Scientists Confect New Cancer Treatment

Study goes after sugars on outside of cells

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By
HealthDay Reporter

MONDAY, Jan. 21, 2002 (HealthDayNews) -- Opening the prospect for a novel frontier in cancer treatment, a new study says snipping sugars that fringe the outside of cells can either promote or retard tumor growth.

The finding hinges on enzymes whose job it is to cut sugar chains that make up the extracellular matrix, the fuzzy tutu ringing the cell wall that helps it interact with its chemical environment.

"Virtually all cells express these sugars, and they are known to play a fundamental role in how they process signals from the outside," says Ram Sasisekharan, a bioengineer at the Massachusetts Institute of Technology and a co-author of the study. As a result, he says, targeting sugars as a way to control cancer is likely to be viable for almost every form of the disease.

Moreover, matrix sugars double as the identity cards for cells and thus help give tissues their uniqueness. So a therapy that leverages these molecules would be highly specific and might avoid the system-wide toxicity that plagues most current cancer treatments. A report on the findings appears in the Jan. 22 issue of the Proceedings of the National Academy of Sciences.

Sugars are the least understood member of the triumvirate of information-bearing molecules in the body, a group that also includes DNA, which carries genes, and proteins, which do a cell's heavy lifting. Whereas DNA has four basic building blocks and proteins have 20 (the amino acids), sugars have at least 32, giving them the ability to combine into a numbingly vast catalog of structures that help dictate their function. It's no wonder, therefore, that scientists "know very little about sugars," Sasisekharan says.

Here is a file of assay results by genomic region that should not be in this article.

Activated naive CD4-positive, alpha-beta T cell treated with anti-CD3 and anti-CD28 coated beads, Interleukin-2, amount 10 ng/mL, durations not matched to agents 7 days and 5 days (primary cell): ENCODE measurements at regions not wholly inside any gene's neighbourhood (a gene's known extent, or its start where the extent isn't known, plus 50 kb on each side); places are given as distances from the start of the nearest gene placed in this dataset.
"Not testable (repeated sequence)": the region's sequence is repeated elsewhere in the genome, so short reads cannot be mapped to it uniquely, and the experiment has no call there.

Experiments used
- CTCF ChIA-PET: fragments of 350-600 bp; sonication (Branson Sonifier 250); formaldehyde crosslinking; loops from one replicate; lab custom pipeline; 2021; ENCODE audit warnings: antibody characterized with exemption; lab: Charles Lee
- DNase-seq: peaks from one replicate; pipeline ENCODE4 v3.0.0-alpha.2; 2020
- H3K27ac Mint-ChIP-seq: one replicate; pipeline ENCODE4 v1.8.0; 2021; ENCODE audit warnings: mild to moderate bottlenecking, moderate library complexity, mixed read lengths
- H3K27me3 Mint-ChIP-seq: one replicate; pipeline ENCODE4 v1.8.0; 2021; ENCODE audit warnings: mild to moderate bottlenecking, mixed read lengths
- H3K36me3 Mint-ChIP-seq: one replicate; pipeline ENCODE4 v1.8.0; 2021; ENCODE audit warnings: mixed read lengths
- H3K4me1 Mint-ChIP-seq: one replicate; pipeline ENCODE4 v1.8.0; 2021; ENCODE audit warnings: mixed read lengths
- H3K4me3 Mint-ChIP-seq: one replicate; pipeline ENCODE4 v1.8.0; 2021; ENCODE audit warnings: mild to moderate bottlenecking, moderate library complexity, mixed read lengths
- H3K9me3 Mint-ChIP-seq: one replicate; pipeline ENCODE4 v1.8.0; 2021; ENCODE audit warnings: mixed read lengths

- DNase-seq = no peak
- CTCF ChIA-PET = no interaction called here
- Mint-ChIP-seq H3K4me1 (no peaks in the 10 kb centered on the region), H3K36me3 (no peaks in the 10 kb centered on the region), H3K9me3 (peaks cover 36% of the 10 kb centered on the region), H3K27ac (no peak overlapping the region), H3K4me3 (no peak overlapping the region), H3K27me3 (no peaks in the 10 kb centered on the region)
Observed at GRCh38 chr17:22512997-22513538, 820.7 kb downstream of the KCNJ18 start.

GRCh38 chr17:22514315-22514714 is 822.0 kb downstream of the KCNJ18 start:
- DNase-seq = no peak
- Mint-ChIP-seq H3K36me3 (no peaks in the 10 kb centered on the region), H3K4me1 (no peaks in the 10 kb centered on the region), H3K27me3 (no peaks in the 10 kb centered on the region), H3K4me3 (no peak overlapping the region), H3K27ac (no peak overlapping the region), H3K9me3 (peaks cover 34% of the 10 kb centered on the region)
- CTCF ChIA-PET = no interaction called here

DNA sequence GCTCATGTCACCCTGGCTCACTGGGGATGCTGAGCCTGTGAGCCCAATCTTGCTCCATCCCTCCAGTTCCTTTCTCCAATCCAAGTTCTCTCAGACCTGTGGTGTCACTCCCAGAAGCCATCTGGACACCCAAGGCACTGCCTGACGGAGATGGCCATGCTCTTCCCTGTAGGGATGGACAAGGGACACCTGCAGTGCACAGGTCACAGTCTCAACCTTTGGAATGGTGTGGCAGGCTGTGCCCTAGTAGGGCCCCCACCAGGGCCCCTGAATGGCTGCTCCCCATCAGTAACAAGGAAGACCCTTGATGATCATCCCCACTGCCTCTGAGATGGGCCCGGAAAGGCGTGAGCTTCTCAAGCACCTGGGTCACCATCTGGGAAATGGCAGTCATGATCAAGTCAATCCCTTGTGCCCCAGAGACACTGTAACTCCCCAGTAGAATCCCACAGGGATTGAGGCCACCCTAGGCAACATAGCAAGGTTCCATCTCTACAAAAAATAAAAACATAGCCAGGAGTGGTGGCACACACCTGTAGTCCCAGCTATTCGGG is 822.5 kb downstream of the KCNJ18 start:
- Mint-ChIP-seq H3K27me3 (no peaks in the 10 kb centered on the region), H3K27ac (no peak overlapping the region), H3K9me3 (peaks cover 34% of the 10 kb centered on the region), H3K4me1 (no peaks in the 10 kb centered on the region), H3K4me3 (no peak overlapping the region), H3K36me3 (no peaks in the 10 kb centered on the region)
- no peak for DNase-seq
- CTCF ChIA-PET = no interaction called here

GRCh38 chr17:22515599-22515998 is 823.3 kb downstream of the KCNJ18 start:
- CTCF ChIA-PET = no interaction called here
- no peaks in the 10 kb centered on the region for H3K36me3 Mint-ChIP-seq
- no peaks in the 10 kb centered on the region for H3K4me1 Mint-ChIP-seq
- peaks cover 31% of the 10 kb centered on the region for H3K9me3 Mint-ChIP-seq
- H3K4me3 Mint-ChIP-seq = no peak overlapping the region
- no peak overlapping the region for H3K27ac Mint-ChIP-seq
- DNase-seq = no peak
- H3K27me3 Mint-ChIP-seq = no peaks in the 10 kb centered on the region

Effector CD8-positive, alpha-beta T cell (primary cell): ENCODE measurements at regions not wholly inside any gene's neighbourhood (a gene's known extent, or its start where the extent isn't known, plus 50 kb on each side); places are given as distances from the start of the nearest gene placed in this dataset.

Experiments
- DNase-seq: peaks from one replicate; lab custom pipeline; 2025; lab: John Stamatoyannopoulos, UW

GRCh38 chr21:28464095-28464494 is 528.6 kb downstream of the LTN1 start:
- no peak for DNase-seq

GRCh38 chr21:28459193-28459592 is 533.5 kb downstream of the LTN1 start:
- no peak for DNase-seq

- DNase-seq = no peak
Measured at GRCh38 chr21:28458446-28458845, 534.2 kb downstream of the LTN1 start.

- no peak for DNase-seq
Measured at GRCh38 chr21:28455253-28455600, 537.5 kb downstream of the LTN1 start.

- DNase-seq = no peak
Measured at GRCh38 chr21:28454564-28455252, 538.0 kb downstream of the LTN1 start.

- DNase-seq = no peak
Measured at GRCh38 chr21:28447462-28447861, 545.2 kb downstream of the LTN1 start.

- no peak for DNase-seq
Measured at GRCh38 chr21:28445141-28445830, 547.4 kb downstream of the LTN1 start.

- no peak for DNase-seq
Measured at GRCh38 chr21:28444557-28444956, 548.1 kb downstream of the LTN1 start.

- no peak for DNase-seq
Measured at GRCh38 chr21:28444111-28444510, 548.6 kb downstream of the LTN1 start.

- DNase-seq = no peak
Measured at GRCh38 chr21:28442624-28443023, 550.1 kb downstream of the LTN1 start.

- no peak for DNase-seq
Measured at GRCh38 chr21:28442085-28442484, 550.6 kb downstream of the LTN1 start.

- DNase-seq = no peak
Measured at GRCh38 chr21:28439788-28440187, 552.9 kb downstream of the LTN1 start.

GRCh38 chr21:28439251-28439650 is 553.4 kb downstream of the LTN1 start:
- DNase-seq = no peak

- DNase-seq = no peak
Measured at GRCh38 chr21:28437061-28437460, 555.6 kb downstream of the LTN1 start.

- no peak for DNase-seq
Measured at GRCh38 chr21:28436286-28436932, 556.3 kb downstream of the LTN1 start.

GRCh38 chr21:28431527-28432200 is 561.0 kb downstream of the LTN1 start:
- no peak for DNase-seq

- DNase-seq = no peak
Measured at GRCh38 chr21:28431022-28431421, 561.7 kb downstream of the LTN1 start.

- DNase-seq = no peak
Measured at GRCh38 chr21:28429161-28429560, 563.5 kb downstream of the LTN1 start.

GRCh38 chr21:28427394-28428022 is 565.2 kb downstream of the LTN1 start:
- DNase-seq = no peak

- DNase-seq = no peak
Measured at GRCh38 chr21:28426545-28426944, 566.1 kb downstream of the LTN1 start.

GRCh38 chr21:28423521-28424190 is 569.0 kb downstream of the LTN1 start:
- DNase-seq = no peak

What is clear, though, is that sugars in the extracellular matrix are a cell's eyes and ears. By virtue of their structure, they provide a means for signaling molecules to do their job. [Viruses and other pathogens have learned to exploit this structural identity by homing in on specific sugar targets.]

One matrix sugar is heparan sulfate-like glycosaminoglycans (HSGAG), which the researchers describe as a "molecular sponge" that collects various signaling chemicals, including growth factors, that float its way.

In the latest study, Sasisekharan and his colleagues sought to learn whether they could change the growth properties of various mouse tumor cells by altering the structure of HSGAG. To do so, they dosed the cells with two forms of a family of enzymes called heparinases -- Hep I and Hep III -- that cut the sugar at different places.

The addition of Hep I to cancerous tissue -- melanoma and lung and prostate tumors -- encouraged growth. But Hep III markedly retarded the formation of tumors, the researchers say, stalling them by as much as 85 percent with only a little of the enzyme. It also blocked the spread of cancer cells to other sites. "We used a fairly low amount to get that much inhibition. That was pretty surprising to us," Sasisekharan says.

Intriguingly, the researchers found that when they injected the mice with the corresponding sugar fragments they had the same effect as the whole enzyme. "This raises the exciting possibility of using fragments as a potential therapeutic drug," Sasisekharan says.

Phil Robbins, a cell biologist at Boston University who is familiar with the new study, calls it "very nice work" that's worthy of pursuing.

However, Robbins says the researchers certainly haven't found a cure for cancer, because they were able only to slow its progression. On the other hand, he adds, the researchers do point the way to a "new paradigm" in cancer treatment that might one day prove valuable.

What To Do

For more on Sasisekharan's work, try his lab at MIT.

To find out more about cancer and cancer treatments, visit the National Cancer Institute or the American Cancer Society.

SOURCES: Interviews with Ram Sasisekharan, Ph.D., associate professor of bioengineering, Massachusetts Institute of Technology, Cambridge, Mass.; Phil Robbins, Ph.D., professor of molecular and cell biology, Boston University; Jan. 22, 2002, Proceedings of the National Academy of Sciences

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